Recognising and developing effective workplace cultures that are also good places to work

Dr Kate Sanders PhD, MSc, BSc (Hons), HV Cert, RN - Practice Development Facilitator

Kate Sanders, Practice Development Facilitator, FoNS

We know that workplace culture has a significant influence on care (Manley et al., 2011). This has been highlighted many times earlier this decade in reports into significant failures in health and social care (Francis, 2013, 2010; Parliamentary and Health Service Ombudsman, 2011; Patterson, 2011), but sadly also very recently, press coverage has exposed substantial concerns in hospitals caring for people with learning disabilities. Whilst an increasing amount has been written about culture, and it is definitely spoken about much more often, I am not sure how much progress we are really making towards helping staff to really understand what culture is and how they might facilitate cultural change.

Everyone who is working in health or social care is embedded in a workplace culture i.e. ‘the most immediate culture that is experienced and/or perceived by staff, patients, users and other key stakeholders. This is the culture that impacts directly on the delivery of care. It both influences and is influenced by the organisational and corporate cultures as well as other idiocultures’ (Manley, Sanders, Cardiff and Webster, 2011).

During the summer of 2017, Kim Manley, Shaun Cardiff and Jonathan Webster and I, shared a series of blogs that began to outline our interests in workplace culture, as the start of a collaborative inquiry. We are interested in growing our knowledge and understanding about how to recognise and enable workplace cultures across health and social care; cultures that are effective, safe and also good to work in. Our aim is to answer the questions: What works, for whom, and why, when developing and embedding such cultures?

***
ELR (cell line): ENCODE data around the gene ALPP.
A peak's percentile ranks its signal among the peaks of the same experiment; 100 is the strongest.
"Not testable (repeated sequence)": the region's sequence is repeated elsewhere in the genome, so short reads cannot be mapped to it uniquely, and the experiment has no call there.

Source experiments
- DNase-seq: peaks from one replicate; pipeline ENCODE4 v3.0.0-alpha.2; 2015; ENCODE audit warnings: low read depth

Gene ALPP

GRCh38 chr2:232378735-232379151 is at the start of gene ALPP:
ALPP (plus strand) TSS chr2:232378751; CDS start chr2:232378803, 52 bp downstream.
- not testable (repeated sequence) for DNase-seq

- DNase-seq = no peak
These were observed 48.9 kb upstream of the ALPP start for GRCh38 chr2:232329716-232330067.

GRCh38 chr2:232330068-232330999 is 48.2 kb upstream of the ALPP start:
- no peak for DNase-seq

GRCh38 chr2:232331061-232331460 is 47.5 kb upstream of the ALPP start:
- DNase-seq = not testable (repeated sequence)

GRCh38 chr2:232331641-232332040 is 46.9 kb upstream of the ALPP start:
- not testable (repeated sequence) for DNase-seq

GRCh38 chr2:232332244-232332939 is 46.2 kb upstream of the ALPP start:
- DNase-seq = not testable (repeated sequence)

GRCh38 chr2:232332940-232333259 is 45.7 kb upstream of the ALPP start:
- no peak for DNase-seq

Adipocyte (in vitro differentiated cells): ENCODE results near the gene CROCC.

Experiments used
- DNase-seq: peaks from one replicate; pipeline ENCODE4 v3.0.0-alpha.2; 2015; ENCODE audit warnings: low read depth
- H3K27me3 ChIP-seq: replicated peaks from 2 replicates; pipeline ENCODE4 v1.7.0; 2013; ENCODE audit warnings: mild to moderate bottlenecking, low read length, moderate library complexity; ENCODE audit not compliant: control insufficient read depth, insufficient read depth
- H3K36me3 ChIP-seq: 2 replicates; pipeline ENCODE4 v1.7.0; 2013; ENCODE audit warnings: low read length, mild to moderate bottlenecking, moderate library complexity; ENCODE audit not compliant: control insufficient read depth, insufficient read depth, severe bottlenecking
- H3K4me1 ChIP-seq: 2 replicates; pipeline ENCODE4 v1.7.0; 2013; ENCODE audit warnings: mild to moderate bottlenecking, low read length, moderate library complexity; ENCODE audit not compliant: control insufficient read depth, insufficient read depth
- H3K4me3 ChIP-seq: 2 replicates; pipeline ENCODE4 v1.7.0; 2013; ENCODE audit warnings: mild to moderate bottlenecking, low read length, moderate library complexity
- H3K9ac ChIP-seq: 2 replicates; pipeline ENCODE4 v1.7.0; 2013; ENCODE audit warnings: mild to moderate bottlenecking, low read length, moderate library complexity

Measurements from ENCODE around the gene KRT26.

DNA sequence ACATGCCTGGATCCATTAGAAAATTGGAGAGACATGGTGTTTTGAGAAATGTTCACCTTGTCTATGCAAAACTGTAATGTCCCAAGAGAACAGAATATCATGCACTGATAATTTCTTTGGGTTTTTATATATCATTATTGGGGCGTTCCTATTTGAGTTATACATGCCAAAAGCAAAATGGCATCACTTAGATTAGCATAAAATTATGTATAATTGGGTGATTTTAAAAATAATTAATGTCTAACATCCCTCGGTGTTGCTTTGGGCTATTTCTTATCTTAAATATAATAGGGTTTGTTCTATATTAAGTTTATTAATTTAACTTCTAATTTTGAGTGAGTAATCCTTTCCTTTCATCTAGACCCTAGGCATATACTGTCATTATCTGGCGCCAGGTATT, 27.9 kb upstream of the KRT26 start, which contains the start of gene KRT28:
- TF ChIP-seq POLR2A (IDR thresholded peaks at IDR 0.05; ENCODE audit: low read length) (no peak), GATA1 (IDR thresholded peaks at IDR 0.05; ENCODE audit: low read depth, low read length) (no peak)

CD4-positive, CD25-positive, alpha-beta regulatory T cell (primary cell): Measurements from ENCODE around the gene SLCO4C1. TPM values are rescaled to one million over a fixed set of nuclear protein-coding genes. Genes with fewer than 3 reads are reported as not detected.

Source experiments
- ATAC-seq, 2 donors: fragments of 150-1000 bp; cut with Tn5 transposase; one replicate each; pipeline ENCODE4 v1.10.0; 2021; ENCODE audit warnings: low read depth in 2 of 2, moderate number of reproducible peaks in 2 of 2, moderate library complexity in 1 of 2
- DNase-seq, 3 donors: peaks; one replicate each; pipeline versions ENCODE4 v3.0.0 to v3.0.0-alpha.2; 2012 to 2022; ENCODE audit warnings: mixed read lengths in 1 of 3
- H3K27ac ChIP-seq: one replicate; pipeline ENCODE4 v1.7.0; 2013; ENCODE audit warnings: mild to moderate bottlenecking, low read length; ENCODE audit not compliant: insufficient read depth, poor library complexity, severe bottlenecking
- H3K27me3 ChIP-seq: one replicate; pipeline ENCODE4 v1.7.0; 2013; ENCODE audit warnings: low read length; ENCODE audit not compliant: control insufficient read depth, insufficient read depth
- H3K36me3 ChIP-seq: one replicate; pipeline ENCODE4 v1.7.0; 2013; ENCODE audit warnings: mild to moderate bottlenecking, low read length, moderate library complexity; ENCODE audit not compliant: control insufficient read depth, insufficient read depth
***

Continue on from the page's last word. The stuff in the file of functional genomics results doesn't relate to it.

In March 2018 we hosted a Twitter Chat (#EWCulture: Effective workplace cultures that are also good places to work) and then used a realist evaluation approach to work with the data from the tweets to create a broad tentative hypothesis and CMOs (context, mechanisms and outcomes). We then shared these outputs with participants at the Enhancing Practice 18 conference in Basel, Switzerland, on 23rd August 2018, offering them up for comment and critique.

Subsequently, we have engaged in further work with the data to distill the essence of effective workplace cultures that are good places to work, creating 4 simple rules and associated descriptors. Our proposition is that each simple rule incorporates intermediate/process outcomes that when combined with the other simple rules account for the achievement of ultimate outcomes.


We are now presenting the 4 simple rules for review and critique. You can get involved by:

  • Visiting our blog site and leaving comments; and/or
  • Joining a Twitter Chat 12 November 2019 from 20.00-21.00 hrs GMT (21.00-22.00 hrs CET)

The review/critique will be guided by the following questions:

  • How credible and plausible are each of the simple rules in your experience?
  • How valid is the claim that simple rules 1 plus 2 plus 3 plus 4 results in the ultimate outcomes?

When you participate in the Twitter Chat, please use the hashtag #EWCulture in every tweet so we can analyse your feedback.


We look forward to your participation – Kim Manley (@IPDKim), Kate Sanders (@KateatFoNS), Shaun Cardiff (@ShaunCardiff) and Jonathan Webster (@Jonatha85888249).


FoNS Guide to Joining in a Twitter Chat



Francis, R. (2010) Independent Inquiry into Care Provided by Mid Staffordshire NHS Foundation Trust. Volume I. London: HMSO.

Francis, R. (2013) Report of the Mid Staffordshire NHS Foundation Trust Public Inquiry. London: HMSO.

Parliamentary and Health Service Ombudsman (2011) Care and Compassion? Report of the Health Service Ombudsman on Ten Investigations into NHS Care of Older People. London: HMSO.

Patterson, M. (2011) From Metrics to Meaning: Culture Change and Quality of Acute Hospital Care for Older People. Report for the National Institute for Health Research Service Delivery and Organisation Programme. London: HMSO.

Manley, K., Sanders, K., Cardiff, S. and Webster, J. (2011) Effective workplace culture: the attributes, enabling factors and consequences of a new concept. International Practice Development Journal. Vol. 1. No. 2. Article 1.

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